POTOMAC, Md. (AP) — David Lingmerth is one of a few players in the Quicken Loans National field with any memories to draw on at TPC Potomac — and they’re the best kind of memories.
The winner of a 2012 Web.com Tour event on the tight, tricky layout near Washington, Lingmerth once again relied on his accuracy off the tee Thursday to shoot a 5-under 65 and take the first-round lead.
The 29-year-old Swede, who doesn’t have a top 10 finish on the PGA Tour this season, hit 12 of 14 fairways, which tied for best in the field. Starting on the back nine in the afternoon, he made five birdies in a seven-hole stretch beginning at the 13th hole, three of them from inside 7 feet.
“I feel like that’s kind of one of my strengths, a thing I pride myself in, hitting a lot of fairways,” Lingmerth said. “I like this type of golf course when you can see the definition, you can zone in on your targets. You’ve really got to stay committed off the tee.”
He won the 2015 Memorial Tournament for his lone PGA Tour title.
Troy Merritt, the winner two years ago at Robert Trent Jones Golf Club, was a stroke back along with Marc Leishman, Johnson Wagner, Sung Kang, Nick Taylor and Daniel Summerhays.
TPC Potomac is hosting the event for the first time and has been extensively redesigned since it last welcomed the PGA Tour in 2006. It presented a stern test amid sunny, breezy conditions Thursday. Slight misses off the tee were punished severely and, as the weather heated up, even wedge shots were bouncing and releasing on the greens.
Leishman, the big-hitting Australian who won the Arnold Palmer Invitational this year, welcomed the challenge.
“It’s getting pretty baked, which is great. It feels a lot like Melbourne, actually,” Leishman said. “You can hear that real, you know, the hard sound when the ball hits the green. You’ve got that purplish color, especially by the end of the day. It’s great. I’m enjoying it.”
On the 626-yard, par-5 second hole, Leishman’s 355-yard drive left him with a decision that few players had to confront. He watched his playing partners lay up and waited for the green to clear. He pulled out a 3-wood and then put it back in the bag. He also considered laying up with a 9-iron.
Ultimately, he settled on a 3-iron that he pulled slightly into a massive bunker in front of the green. No worries, though: He blasted out to 12 feet and made the putt for birdie.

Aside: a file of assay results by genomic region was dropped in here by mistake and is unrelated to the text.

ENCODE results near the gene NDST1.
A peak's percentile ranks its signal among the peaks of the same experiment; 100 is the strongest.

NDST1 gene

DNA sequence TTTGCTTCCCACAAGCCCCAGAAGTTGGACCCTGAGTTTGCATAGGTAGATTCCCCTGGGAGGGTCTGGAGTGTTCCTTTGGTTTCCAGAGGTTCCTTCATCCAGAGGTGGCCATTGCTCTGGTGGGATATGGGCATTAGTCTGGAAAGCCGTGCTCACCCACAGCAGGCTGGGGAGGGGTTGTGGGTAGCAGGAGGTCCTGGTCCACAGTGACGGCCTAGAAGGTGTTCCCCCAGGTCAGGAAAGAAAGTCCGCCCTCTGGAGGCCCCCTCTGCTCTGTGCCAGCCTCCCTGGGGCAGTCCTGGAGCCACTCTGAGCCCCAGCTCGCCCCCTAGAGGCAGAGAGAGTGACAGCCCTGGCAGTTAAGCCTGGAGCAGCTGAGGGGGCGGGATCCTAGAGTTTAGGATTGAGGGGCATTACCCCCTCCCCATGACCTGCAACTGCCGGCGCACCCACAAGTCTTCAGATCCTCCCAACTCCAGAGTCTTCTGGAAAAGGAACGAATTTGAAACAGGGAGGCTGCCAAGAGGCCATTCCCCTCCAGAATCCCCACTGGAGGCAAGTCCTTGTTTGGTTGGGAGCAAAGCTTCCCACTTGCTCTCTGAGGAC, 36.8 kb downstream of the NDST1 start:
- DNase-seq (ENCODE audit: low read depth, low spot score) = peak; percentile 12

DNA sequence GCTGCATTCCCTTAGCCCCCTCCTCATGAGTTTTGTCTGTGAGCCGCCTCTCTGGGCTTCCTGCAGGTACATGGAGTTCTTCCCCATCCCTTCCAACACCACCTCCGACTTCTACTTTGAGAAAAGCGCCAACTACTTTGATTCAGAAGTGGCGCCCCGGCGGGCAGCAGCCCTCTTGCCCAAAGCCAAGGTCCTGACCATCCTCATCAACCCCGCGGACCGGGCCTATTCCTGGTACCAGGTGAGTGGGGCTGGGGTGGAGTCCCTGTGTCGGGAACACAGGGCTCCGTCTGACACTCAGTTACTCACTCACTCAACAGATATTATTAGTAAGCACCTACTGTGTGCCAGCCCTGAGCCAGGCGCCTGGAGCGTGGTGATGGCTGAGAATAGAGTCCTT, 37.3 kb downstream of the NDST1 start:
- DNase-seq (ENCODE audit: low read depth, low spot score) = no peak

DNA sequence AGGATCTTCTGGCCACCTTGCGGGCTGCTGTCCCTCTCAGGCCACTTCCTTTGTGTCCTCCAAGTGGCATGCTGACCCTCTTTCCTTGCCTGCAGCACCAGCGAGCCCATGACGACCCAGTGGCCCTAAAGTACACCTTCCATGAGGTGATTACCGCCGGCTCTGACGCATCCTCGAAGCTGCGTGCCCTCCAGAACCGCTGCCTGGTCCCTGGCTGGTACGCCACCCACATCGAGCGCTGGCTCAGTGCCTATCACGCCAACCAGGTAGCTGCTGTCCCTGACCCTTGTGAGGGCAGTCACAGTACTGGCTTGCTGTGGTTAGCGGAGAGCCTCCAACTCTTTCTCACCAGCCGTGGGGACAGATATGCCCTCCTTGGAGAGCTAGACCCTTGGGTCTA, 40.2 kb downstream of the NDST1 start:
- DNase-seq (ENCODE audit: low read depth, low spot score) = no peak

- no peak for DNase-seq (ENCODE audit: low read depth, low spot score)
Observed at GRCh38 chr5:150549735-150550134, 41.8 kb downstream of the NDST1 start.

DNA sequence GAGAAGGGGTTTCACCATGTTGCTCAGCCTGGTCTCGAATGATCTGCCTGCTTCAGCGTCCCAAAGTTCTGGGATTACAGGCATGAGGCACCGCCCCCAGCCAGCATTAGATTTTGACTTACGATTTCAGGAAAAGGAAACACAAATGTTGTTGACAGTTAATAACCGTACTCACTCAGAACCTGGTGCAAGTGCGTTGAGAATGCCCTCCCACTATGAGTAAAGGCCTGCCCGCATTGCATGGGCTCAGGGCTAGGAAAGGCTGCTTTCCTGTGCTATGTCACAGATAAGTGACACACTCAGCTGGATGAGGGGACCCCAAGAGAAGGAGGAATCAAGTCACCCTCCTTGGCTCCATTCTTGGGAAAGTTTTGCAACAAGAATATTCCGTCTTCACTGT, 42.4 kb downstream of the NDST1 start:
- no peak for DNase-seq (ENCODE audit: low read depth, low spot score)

The Quicken Loans is a home game of sorts for Leishman, who lives in Virginia Beach, Virginia. He drove his own car to the Washington area Tuesday and is staying with friends. His wife, Audrey, is home with their two sons. She’s also expecting their third child, due next week. Two years ago, Audrey nearly died from toxic shock syndrome.
“We were just hoping she would survive and she survived, and we were hoping she would get somewhere back to full strength and she’s done that,” Leishman said. “Yeah, pretty exciting time for the Leishmans. Hopefully, she’ll hold out until next week and we can finish this tournament and go home and be a dad for a couple weeks.”
Leishman played alongside Rickie Fowler, the top draw at a tournament that is missing most of golf’s stars. Fowler was 3 over through two holes but rallied with four birdies to get back to even par after his first nine. He saved par from 8 feet on the sixth hole and 14 feet on the eighth to shoot 70.
Wagner reaped the rewards of a four-hour practice session Wednesday. At one point he was hitting mid-iron shots from the short-game area through a gap in the trees to the driving range while caddie Matt Hauser watched. They’d come up with a swing thought that was working and he wanted to hit a few more balls.
“I’ve just been struggling with really striking the golf ball the last few months,” Wagner said. “Finally we hit something that really, I could repeat in my head out there today.”
The former Virginia Tech player was back on the putting green Thursday afternoon, grinding over 75-footers. At 140th in the FedEx Cup standings, he could use a big week to lock up his PGA Tour card for next season.
“I’ve been in this situation a bunch,” Wagner said, “and I’m not overly stressed about it.”
The intensity of his practice suggested otherwise.